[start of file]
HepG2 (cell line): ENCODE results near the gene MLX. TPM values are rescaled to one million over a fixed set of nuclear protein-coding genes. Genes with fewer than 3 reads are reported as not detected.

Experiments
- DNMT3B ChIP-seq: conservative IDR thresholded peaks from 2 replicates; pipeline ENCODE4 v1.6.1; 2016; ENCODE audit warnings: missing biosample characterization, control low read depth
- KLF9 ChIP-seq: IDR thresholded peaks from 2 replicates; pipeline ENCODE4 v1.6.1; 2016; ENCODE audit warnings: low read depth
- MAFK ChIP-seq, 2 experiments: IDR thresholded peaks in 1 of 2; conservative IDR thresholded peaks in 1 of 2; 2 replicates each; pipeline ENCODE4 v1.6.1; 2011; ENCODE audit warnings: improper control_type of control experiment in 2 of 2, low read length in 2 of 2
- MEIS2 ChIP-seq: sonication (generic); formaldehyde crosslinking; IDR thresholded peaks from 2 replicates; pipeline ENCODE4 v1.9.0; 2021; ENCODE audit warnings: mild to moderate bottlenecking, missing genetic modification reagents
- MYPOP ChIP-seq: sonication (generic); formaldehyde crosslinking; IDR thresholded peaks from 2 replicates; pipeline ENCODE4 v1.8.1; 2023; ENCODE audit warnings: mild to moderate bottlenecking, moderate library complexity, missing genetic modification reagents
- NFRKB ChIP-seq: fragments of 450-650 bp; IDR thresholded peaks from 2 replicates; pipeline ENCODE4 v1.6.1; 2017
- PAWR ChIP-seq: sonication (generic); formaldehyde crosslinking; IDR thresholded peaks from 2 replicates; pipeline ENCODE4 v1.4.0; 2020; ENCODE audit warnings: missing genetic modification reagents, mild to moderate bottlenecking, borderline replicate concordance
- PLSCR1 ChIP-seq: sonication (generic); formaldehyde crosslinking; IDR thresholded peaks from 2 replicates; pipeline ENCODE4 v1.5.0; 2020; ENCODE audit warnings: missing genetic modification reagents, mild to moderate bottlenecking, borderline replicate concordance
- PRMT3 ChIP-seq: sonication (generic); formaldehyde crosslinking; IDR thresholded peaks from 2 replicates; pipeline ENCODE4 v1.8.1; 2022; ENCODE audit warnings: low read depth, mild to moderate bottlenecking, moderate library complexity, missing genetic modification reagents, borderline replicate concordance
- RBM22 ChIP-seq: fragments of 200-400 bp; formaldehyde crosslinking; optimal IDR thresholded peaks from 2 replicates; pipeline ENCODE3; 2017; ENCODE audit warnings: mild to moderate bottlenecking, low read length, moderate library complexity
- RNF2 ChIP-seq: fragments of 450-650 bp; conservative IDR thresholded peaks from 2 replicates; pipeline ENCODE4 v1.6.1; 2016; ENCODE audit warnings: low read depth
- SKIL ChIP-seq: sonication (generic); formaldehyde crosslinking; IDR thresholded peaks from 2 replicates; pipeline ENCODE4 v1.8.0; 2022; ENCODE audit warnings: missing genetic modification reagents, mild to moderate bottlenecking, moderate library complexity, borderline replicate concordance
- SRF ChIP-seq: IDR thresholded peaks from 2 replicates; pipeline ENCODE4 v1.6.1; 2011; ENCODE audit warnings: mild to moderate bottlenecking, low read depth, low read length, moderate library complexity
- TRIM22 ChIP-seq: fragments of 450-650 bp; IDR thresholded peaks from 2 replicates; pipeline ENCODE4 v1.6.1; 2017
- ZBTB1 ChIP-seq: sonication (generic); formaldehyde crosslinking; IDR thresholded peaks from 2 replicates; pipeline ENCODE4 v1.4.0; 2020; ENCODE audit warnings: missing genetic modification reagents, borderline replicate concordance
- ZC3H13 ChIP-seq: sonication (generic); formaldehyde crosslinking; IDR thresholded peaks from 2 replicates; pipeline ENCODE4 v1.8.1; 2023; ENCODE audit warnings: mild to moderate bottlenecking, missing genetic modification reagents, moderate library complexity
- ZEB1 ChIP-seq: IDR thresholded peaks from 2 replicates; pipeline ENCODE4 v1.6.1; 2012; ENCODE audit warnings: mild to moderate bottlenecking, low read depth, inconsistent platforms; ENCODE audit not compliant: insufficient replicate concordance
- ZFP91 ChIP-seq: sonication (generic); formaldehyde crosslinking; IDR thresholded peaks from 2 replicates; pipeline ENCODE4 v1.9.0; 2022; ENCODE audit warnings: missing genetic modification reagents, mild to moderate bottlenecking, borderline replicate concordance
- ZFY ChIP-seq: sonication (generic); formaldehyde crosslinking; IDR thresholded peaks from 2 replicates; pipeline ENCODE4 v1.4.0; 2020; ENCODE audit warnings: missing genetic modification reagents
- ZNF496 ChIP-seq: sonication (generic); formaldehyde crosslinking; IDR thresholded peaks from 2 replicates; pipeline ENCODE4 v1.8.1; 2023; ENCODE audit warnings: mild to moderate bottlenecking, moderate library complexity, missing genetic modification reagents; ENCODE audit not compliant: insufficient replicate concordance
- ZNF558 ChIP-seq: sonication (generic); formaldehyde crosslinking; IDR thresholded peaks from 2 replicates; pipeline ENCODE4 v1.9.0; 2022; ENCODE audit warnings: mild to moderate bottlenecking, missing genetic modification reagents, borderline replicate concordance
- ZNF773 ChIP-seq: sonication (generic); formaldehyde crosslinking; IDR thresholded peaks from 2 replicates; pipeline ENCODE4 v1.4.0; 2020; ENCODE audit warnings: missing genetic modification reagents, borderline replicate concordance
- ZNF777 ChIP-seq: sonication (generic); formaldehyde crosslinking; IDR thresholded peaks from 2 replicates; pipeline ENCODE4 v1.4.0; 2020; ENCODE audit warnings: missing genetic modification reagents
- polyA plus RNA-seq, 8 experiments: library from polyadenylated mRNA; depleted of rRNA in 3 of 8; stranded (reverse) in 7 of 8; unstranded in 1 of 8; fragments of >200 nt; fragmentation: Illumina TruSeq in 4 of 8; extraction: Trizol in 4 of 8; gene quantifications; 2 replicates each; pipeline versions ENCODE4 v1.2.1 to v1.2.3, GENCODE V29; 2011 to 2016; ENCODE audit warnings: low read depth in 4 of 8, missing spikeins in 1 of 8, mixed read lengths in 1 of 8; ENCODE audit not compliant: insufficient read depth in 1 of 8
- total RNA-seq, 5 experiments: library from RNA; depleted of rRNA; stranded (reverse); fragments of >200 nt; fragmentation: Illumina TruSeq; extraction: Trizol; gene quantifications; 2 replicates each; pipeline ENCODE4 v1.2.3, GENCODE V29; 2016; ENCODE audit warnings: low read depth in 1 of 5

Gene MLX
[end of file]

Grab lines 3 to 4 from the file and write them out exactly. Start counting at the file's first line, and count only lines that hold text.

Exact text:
- DNMT3B ChIP-seq: conservative IDR thresholded peaks from 2 replicates; pipeline ENCODE4 v1.6.1; 2016; ENCODE audit warnings: missing biosample characterization, control low read depth
- KLF9 ChIP-seq: IDR thresholded peaks from 2 replicates; pipeline ENCODE4 v1.6.1; 2016; ENCODE audit warnings: low read depth